Trump’s New Recruits
He’s embracing the QAnon conspiracy theorists.
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Speaking in Ohio on Saturday, Trump tried to energize QAnon on his behalf—a new phase in his campaign of threats against the government and the people of the United States.
But first, here are three new stories from The Atlantic.
A Reckless Escalation
Trump rallies can often seem ridiculous, not least because Trump himself is inherently a ridiculous person. He grips the podium and shouts, his sweaty angst giving rise to a reddish tinge apparent even under the thick layer of orange-hued chemicals he slathers on his face. In these moments, stock phrases and gimmicky asides pop out of his mouth like lottery numbers churning to the top of a Powerball machine.
But Saturday night’s Ohio rally was not a typical Trump carnival, and it was not just ridiculous—it was dangerous. His embrace of the QAnon conspiracy theorists represents a new expansion not only of Trump’s cult of personality, but of his threats to sow violence.
Despite his seeming inability to remember anything from one thought to the next, Trump has a kind of lizard-brain awareness of danger—only to himself, of course—that guides him when he’s faced with threats. His reflex in such situations is to do whatever it takes to survive, including bullying, lying, threatening, and allegedly breaking the law. He is in political and legal jeopardy now, and he has decided to escalate his war against the rule of law, the American system of government, and the American people by embracing and potentially weaponizing QAnon.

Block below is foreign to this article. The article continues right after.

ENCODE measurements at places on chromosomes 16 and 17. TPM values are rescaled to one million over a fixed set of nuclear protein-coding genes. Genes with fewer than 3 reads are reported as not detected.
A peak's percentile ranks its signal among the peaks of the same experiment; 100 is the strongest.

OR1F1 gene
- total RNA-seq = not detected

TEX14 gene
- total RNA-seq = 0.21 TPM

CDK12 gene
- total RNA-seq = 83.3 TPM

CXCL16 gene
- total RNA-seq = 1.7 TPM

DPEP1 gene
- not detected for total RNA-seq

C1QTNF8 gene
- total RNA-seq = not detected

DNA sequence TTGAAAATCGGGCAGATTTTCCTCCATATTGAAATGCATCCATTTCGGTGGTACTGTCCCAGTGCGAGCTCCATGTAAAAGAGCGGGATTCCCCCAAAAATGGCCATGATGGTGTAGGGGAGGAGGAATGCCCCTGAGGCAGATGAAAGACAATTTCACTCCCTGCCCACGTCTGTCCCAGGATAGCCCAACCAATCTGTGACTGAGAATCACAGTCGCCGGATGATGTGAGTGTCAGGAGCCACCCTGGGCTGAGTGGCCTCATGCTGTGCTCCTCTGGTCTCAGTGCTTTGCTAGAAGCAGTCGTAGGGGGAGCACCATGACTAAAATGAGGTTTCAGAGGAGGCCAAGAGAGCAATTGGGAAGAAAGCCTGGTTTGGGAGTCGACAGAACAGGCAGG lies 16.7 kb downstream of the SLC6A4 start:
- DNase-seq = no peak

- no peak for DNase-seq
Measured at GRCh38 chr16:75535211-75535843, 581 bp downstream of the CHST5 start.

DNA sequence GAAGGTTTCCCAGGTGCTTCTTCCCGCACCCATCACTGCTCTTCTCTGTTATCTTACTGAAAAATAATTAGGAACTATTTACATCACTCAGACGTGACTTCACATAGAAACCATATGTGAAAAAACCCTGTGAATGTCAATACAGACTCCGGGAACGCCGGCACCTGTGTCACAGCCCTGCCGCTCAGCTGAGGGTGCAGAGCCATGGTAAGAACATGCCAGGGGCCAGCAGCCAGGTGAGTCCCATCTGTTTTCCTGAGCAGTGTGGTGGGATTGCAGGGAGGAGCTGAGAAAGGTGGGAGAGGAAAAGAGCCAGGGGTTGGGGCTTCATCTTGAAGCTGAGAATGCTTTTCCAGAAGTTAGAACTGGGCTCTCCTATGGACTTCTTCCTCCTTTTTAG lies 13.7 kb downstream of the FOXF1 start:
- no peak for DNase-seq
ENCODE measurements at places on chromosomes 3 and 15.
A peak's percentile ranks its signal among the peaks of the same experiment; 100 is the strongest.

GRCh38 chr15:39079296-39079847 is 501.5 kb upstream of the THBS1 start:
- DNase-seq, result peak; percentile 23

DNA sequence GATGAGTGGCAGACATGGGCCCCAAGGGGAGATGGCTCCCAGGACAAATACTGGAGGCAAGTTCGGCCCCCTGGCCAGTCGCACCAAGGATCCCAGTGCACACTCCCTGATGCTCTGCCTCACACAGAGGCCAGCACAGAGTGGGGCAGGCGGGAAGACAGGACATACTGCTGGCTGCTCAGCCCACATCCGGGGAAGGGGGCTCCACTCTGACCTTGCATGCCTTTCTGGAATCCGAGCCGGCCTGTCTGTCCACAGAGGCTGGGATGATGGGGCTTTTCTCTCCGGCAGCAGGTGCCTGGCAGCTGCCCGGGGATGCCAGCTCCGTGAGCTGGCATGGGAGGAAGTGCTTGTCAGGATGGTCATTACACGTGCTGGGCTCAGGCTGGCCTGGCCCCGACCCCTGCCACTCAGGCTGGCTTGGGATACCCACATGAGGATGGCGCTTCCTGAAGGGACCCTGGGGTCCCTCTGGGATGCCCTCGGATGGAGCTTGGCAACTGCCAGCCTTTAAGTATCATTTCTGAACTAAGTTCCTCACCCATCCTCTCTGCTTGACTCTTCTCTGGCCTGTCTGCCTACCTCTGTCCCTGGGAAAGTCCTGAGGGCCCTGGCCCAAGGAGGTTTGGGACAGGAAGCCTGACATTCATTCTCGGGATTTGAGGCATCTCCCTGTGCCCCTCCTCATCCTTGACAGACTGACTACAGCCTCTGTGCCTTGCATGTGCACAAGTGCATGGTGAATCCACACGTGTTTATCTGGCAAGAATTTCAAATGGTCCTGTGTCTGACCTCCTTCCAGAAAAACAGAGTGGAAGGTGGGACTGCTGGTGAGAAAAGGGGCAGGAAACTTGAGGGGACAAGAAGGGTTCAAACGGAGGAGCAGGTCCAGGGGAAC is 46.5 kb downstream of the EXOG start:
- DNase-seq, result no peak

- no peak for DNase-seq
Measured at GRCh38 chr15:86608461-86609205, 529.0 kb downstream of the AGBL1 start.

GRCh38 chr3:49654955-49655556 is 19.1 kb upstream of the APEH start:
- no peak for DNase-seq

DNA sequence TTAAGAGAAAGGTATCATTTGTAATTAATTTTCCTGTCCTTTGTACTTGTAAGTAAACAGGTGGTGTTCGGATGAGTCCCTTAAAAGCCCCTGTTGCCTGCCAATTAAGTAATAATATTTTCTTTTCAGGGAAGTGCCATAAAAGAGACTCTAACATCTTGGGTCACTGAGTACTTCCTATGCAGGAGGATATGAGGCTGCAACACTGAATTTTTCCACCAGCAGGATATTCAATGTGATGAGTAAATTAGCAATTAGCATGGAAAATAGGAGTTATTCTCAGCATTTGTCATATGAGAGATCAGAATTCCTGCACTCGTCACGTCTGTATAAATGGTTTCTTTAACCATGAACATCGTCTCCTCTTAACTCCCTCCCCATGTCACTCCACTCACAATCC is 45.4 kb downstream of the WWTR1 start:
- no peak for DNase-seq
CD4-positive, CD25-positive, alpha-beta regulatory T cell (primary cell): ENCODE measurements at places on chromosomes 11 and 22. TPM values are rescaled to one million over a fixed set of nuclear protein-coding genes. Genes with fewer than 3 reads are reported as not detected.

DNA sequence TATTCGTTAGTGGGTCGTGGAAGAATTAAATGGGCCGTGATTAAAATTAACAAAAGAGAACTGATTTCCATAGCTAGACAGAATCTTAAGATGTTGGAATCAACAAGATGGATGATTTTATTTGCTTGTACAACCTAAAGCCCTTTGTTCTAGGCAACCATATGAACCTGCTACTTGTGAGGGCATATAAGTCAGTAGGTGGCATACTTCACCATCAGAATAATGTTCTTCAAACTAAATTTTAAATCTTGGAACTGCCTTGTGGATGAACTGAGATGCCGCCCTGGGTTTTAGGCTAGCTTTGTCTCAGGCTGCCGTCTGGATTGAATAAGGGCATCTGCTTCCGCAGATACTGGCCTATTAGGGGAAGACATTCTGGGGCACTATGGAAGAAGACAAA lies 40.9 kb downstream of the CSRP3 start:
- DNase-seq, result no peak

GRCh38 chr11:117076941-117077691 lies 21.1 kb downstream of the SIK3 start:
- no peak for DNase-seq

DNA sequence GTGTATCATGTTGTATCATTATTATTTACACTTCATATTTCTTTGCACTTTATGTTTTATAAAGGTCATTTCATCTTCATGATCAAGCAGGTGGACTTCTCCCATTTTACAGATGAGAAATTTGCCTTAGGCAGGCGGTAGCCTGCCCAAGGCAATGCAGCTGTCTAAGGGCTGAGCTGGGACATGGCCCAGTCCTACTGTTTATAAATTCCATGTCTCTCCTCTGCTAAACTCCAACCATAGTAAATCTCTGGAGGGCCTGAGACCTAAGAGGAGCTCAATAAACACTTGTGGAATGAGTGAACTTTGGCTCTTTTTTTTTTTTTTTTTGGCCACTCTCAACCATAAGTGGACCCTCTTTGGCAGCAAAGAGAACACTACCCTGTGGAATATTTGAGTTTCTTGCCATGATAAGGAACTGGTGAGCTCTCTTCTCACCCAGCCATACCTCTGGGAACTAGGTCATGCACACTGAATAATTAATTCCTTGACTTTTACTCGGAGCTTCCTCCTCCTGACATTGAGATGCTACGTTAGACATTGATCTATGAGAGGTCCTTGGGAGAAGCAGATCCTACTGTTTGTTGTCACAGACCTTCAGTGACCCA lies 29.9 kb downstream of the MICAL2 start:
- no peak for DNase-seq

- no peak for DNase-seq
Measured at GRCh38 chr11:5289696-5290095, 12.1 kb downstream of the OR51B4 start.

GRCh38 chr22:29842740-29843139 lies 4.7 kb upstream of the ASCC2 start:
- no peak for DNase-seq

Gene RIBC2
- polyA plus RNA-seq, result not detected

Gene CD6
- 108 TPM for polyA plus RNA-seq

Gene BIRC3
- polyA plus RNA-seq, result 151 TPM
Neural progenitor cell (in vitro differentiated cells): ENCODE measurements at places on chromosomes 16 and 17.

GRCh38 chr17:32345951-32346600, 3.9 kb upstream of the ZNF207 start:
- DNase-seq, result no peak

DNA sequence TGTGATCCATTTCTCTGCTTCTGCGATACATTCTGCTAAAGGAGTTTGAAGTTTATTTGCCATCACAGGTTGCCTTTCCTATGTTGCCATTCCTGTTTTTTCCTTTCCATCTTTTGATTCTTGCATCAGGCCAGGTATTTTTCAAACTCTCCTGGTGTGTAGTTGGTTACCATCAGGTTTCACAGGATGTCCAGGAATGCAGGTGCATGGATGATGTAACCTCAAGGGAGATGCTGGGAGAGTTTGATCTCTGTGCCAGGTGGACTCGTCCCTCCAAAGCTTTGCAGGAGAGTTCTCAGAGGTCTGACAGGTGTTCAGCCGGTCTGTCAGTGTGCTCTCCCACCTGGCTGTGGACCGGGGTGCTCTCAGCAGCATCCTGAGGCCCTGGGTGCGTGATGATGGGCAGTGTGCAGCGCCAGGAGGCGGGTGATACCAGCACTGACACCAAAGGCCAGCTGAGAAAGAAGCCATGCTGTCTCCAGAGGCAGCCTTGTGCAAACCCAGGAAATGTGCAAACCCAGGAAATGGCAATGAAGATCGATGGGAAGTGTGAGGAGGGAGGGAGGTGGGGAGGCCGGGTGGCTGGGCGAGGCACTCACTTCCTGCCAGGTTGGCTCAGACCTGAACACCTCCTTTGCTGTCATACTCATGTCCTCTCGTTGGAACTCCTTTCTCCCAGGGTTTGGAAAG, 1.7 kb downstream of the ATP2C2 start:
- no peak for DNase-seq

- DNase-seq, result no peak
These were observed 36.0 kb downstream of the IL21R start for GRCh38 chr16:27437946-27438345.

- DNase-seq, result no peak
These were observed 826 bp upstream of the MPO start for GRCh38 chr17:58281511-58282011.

The QAnon movement might seem as ridiculous as Trump, but it is tragic and hazardous. As my friend Rob Tracinski wrote recently, it is “an online grift that got out of hand and became a worldview,” and millions of people now believe that there “is a global network of pedophiles who secretly run the world and control our politics so that they can abuse children.” This is no ordinary conspiracy theory about commies fluoridating the water; the emotional punch of threats to children has already led to near tragedies and, in some cases, disastrous outcomes involving unstable and violent people.